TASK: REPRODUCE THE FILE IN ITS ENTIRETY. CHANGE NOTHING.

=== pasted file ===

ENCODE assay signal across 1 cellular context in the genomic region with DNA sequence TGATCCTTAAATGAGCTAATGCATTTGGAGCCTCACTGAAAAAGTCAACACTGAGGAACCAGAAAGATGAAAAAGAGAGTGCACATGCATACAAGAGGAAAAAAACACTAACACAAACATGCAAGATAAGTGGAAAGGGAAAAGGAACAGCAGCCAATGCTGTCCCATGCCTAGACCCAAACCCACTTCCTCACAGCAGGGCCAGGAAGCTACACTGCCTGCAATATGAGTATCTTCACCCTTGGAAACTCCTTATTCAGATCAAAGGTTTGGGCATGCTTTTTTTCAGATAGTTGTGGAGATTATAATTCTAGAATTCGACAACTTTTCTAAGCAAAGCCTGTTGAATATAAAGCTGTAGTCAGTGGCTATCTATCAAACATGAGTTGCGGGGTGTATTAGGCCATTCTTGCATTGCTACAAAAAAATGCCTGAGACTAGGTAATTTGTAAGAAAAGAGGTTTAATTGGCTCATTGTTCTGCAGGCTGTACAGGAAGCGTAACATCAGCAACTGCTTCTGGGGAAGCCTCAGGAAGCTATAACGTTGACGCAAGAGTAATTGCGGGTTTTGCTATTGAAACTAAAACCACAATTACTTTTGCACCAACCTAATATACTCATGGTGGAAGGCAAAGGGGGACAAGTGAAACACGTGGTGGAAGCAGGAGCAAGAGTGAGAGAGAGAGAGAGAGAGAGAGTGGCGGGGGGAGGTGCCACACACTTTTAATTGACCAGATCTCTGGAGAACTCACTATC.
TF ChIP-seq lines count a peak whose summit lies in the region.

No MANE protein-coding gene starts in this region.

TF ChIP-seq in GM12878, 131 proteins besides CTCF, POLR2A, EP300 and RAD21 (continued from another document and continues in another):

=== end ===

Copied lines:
ENCODE assay signal across 1 cellular context in the genomic region with DNA sequence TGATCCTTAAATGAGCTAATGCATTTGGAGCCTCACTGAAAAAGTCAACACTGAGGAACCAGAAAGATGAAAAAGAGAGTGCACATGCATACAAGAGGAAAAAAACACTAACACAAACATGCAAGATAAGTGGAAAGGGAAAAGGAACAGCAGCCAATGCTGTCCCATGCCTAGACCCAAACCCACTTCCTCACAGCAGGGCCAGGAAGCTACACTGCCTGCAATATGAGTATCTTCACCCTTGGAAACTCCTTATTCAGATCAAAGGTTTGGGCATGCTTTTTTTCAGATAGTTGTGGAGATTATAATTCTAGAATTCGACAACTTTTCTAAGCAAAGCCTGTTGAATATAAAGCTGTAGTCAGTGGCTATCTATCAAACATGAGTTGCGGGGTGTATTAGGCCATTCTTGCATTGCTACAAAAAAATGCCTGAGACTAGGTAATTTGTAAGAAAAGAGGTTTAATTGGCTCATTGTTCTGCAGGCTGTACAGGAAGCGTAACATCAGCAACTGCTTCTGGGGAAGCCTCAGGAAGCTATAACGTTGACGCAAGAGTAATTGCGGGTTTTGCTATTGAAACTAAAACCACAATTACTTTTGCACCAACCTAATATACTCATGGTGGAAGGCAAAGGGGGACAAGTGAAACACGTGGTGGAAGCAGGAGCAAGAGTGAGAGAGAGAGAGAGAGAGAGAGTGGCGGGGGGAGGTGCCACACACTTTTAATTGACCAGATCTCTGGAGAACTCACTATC.
TF ChIP-seq lines count a peak whose summit lies in the region.

No MANE protein-coding gene starts in this region.

TF ChIP-seq in GM12878, 131 proteins besides CTCF, POLR2A, EP300 and RAD21 (continued from another document and continues in another):